Left-arm spinner Gary Keedy believes playing with the pink ball under lights in first-class cricket is "an experiment well worth doing".
Keedy, who played for the MCC against Championship winners Nottinghamshire in Abu Dhabi last year, is in line to face them in a Lancashire shirt on March 27 as the curtain is raised on the 2012 county season.
Keedy and 16 team-mates fly out to the United Arab Emirates tomorrow for their eleven-day pre-season tour - and he can't wait.
"I enjoyed it last year," said the 37 year-old. "It will be nice to play against them this year. Any chance to get outdoors at this time of year is good for you. It worked well for me last year."
Captain Glen Chapple leads a squad minus Jimmy Anderson and overseas signing Ashwell Prince, but new fast bowler Naqaash Tahir will board the plane after signing a one-year deal last week.
There are seven days of cricket scheduled, also including a two-day match against the MCC Young Cricketers (March 21) and a Twenty20 tournament involving the MCC, Sussex and Durham (March 23).
The Red Rose will come up against former overseas player Sourav Ganguly and fellow Indian Rahul Dravid in the Twenty20 semi-final as both will play for the MCC at Dubai's Sevens Stadium.
"I think we can make it work strongly for us," said coach Peter Moores of the forthcoming tour. "It is what you do with the opportunity.
"One of the best things about last year when we stayed here instead of going on pre-season tour is that it was different. Again, Abu Dhabi is different for us. We know the bowlers will have the advantage of some decent match practice.
"When we come back, we will have the match against Cambridge University and a bit of time to work on things before our first County Championship match against Sussex. The trip will help put miles in the legs of the players."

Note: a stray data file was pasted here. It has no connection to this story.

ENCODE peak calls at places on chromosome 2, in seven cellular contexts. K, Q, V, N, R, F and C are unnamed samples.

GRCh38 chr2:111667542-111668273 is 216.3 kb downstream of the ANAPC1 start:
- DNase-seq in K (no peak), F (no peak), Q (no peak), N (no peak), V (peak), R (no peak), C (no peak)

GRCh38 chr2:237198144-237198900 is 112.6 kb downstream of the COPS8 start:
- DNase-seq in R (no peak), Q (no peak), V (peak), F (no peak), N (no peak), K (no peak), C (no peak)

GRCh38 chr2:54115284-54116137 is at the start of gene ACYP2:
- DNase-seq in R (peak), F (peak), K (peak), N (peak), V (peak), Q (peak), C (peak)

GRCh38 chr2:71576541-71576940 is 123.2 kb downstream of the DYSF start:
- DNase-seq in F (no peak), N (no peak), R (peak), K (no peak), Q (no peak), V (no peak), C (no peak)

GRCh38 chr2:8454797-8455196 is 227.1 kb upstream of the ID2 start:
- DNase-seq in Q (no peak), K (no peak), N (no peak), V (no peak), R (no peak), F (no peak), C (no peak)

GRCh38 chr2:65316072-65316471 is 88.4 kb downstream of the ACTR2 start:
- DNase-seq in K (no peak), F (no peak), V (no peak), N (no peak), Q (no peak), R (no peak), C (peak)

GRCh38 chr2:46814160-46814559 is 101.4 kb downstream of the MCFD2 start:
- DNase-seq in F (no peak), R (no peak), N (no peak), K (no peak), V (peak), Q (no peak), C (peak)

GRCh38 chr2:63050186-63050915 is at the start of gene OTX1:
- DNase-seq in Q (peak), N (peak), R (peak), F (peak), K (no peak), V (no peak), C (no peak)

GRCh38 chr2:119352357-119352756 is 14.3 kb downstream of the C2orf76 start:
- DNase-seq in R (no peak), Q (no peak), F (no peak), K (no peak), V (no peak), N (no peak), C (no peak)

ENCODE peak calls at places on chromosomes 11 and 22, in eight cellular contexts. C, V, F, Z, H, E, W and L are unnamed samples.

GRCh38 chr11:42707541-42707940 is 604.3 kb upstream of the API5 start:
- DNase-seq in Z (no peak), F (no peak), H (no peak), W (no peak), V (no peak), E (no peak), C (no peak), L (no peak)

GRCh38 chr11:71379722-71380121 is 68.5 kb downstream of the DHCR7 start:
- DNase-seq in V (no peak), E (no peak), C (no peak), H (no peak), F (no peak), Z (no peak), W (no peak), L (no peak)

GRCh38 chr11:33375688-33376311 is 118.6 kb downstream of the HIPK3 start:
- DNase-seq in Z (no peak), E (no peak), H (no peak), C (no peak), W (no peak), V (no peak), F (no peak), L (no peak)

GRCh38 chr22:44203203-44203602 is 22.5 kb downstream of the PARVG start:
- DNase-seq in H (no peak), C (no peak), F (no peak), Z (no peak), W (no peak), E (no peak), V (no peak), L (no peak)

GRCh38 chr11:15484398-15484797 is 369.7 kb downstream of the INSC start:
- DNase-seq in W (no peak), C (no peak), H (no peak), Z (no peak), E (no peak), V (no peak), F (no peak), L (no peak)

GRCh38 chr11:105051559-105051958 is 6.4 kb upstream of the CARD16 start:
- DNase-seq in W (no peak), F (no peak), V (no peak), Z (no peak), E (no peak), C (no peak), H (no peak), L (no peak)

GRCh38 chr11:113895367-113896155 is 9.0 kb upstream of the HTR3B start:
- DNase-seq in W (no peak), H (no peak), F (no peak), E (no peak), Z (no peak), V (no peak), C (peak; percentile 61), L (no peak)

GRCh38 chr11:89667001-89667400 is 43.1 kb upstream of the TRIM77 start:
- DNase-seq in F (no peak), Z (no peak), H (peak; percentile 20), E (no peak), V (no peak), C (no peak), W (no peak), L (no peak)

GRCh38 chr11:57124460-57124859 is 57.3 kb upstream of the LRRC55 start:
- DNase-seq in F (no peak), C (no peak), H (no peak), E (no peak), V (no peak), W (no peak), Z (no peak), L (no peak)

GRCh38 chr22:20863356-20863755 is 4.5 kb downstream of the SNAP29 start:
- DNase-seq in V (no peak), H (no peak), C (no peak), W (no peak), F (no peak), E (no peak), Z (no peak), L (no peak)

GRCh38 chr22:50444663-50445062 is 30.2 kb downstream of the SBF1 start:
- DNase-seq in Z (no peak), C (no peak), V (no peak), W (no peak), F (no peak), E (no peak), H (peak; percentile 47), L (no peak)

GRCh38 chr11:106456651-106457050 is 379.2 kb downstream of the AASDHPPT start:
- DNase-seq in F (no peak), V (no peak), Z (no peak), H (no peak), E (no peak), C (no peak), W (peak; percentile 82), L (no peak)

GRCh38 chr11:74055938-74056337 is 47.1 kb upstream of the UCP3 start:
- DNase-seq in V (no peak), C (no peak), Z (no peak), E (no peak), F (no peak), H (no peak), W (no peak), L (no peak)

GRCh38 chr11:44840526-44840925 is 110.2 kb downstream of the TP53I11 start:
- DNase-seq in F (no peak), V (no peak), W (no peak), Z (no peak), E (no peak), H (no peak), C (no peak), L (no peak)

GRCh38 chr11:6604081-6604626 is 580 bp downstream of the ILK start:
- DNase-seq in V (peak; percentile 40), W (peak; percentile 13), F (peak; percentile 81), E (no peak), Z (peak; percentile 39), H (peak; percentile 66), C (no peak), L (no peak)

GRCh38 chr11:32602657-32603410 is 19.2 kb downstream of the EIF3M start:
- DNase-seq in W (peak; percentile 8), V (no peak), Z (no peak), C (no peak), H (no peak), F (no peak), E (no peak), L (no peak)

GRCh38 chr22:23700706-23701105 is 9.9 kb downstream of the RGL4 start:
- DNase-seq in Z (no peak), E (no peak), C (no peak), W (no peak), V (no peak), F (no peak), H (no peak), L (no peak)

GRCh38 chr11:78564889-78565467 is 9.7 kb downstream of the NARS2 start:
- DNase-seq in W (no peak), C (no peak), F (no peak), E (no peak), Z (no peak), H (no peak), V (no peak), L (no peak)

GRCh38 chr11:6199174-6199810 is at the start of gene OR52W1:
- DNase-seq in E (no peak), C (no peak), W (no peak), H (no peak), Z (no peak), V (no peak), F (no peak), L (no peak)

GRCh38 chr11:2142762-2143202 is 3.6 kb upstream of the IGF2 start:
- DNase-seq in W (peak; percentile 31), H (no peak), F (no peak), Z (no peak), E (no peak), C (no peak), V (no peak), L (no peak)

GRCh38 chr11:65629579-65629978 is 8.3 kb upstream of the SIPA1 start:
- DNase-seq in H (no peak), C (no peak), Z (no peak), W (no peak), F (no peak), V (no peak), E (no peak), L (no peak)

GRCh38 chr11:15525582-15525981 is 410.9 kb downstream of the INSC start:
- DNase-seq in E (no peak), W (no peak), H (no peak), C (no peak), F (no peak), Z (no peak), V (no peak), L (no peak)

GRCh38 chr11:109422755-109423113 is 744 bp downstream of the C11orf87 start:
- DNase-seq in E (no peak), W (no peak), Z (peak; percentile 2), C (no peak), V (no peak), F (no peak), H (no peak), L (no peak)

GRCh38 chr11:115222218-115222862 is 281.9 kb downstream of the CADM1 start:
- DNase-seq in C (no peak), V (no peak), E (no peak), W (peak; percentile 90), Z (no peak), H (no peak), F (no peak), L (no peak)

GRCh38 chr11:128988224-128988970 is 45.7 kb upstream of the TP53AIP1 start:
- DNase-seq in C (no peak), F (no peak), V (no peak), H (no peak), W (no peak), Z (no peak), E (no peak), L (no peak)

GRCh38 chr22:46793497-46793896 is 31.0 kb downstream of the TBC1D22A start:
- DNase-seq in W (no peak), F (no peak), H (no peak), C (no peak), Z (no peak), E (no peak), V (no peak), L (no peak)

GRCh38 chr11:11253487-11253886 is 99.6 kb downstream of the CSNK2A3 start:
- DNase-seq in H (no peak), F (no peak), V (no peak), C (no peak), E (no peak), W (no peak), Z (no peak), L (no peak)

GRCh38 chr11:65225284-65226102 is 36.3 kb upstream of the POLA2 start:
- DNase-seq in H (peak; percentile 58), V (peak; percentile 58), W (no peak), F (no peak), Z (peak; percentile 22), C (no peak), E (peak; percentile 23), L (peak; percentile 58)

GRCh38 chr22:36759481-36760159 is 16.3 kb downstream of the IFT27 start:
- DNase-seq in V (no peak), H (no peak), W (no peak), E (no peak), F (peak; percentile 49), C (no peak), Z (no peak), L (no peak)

Keedy, Lancashire's leading wicket-taker in last summer's Championship winning campaign, played alongside Stephen Moore in the 2011 four-day champion county fixture.
Although normal first-class rules apply, the clash will be played under lights and with a pink ball against the MCC, this year captained by Surrey's former England batsman Mark Ramprakash.
"I'm sure we'll have a meeting about playing with the pink ball," continued Keedy, who has been netting with a red one at Old Trafford with his colleagues since arriving back from his spell of Twenty20 cricket in Bangladesh last month.
"Moorey will probably talk about how it is for the batsmen and me with the bowling side. For me, it's just the same as the white Kookaburra ball."
The whole idea of pink ball at night is an MCC and ICC-led initiative to see whether Test cricket would work at that time of day. This will be it's third year of use in this fixture, while Kent and Glamorgan played a dead Championship Division Two match at the end of last summer in the same conditions at Canterbury.
"It's an experiment well worth doing," added Keedy. "But I don't think it would work in England if I'm honest.
"I think they're aiming more at the sub-continent and trying to get crowds back into Test cricket. If that's one way of doing it, it's certainly worth having a look at."
The fixture takes place at the Sheikh Zayed Stadium, the scene of England's recent second Test defeat against Pakistan, who were indebted to the spin of Saeed Ajmal and Abdur Rehman.
The pair took 15 wickets between them, while 30 of the 40 wickets in the match fell to spin. If conditions are similar for Lancashire's outing, Keedy could be in for a busy four days.
Photo (c) Simon Pendrigh
Article (c) Lancashire CCC